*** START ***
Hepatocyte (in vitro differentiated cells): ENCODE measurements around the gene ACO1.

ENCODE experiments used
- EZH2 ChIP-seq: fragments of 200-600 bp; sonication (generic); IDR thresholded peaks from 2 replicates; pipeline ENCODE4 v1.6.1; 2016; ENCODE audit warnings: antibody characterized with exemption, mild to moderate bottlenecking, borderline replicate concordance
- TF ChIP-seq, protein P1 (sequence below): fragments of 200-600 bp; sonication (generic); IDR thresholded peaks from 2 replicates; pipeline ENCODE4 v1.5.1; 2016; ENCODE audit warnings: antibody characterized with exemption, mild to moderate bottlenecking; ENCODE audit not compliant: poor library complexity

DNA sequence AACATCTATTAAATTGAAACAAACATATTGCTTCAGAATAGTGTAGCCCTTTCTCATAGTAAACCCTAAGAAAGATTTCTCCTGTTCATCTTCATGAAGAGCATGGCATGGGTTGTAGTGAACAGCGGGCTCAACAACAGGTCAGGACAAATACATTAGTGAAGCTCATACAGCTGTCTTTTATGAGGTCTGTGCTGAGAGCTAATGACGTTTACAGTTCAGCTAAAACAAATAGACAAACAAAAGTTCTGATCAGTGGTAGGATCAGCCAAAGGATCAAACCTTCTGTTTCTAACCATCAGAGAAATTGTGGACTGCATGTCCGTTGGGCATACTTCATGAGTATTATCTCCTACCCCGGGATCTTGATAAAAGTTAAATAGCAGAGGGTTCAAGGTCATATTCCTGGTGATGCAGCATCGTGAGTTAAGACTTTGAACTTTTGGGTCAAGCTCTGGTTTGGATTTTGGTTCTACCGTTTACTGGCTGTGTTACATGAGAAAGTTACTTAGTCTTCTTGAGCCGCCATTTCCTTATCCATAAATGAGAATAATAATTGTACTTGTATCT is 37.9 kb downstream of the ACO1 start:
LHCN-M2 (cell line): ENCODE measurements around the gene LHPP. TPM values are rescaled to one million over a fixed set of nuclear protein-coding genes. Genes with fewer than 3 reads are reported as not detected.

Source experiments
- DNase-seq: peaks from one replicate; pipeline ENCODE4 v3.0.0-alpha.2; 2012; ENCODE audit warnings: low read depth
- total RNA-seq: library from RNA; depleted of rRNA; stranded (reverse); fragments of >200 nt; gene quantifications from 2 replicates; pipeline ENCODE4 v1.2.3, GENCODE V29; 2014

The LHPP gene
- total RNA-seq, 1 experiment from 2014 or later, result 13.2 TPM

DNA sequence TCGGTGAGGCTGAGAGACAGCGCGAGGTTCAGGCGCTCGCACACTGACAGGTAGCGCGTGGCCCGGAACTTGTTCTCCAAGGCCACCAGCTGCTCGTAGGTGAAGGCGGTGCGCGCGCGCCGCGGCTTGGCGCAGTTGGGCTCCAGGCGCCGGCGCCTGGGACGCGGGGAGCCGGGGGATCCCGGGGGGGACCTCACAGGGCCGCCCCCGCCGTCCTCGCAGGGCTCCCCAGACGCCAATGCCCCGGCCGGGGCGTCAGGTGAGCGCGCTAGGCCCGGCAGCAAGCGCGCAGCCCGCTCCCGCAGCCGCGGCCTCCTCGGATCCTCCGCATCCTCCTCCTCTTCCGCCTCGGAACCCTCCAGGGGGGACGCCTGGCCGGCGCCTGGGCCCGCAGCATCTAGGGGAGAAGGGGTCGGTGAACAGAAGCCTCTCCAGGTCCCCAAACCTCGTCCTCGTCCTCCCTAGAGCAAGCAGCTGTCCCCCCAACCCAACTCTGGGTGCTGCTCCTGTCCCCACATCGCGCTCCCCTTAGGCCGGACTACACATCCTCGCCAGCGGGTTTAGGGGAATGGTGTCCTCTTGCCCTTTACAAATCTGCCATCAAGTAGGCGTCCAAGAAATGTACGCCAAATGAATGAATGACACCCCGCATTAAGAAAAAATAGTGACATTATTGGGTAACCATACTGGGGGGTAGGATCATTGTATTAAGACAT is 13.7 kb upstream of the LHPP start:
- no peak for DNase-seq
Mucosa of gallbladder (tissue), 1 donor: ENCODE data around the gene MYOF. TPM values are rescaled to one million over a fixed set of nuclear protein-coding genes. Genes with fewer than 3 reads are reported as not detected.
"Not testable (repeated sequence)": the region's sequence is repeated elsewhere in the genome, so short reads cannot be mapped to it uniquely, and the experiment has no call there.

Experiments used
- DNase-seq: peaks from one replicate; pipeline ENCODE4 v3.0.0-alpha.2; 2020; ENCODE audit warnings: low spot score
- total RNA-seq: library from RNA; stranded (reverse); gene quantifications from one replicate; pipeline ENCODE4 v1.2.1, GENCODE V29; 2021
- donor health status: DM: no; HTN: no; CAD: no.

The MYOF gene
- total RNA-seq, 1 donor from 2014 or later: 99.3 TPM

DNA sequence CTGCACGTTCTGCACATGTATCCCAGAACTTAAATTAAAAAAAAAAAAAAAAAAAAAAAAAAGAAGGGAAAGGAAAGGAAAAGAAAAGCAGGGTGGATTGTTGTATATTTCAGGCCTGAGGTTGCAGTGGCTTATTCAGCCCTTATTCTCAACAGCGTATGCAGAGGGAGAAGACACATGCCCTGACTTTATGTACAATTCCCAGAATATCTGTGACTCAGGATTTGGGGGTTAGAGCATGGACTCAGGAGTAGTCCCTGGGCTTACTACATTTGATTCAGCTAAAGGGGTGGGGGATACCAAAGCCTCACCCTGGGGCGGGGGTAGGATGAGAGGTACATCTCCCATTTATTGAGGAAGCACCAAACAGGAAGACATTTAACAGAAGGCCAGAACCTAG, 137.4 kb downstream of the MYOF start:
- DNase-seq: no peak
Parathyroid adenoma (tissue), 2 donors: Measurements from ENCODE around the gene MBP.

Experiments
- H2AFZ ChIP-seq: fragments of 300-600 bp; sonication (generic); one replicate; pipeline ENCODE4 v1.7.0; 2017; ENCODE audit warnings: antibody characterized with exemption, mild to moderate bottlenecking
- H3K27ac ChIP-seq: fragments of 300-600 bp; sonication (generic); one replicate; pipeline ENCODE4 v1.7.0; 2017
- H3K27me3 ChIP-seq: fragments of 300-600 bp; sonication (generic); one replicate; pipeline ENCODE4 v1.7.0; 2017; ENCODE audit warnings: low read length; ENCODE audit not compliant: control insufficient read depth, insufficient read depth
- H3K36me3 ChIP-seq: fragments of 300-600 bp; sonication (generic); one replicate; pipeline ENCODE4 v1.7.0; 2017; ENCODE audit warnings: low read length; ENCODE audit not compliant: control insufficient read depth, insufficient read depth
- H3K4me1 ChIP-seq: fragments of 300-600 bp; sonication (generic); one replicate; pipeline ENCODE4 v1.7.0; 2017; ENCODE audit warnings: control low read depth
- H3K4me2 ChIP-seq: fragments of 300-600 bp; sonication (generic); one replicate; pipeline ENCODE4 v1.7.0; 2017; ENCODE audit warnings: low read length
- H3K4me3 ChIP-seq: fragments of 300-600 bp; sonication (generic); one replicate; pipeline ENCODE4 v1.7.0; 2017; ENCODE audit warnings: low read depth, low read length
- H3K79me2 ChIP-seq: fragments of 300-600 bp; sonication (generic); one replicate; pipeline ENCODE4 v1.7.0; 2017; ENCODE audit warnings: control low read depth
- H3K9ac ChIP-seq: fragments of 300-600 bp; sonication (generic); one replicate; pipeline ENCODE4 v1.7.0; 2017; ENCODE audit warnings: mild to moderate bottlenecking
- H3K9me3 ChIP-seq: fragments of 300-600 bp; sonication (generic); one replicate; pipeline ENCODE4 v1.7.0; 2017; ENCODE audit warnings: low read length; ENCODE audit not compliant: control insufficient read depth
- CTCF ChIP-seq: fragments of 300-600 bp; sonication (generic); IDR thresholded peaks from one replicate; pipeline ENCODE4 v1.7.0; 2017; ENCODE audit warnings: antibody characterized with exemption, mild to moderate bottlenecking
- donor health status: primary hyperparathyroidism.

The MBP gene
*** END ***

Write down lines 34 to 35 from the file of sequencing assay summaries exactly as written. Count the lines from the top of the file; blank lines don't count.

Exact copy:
- H3K9ac ChIP-seq: fragments of 300-600 bp; sonication (generic); one replicate; pipeline ENCODE4 v1.7.0; 2017; ENCODE audit warnings: mild to moderate bottlenecking
- H3K9me3 ChIP-seq: fragments of 300-600 bp; sonication (generic); one replicate; pipeline ENCODE4 v1.7.0; 2017; ENCODE audit warnings: low read length; ENCODE audit not compliant: control insufficient read depth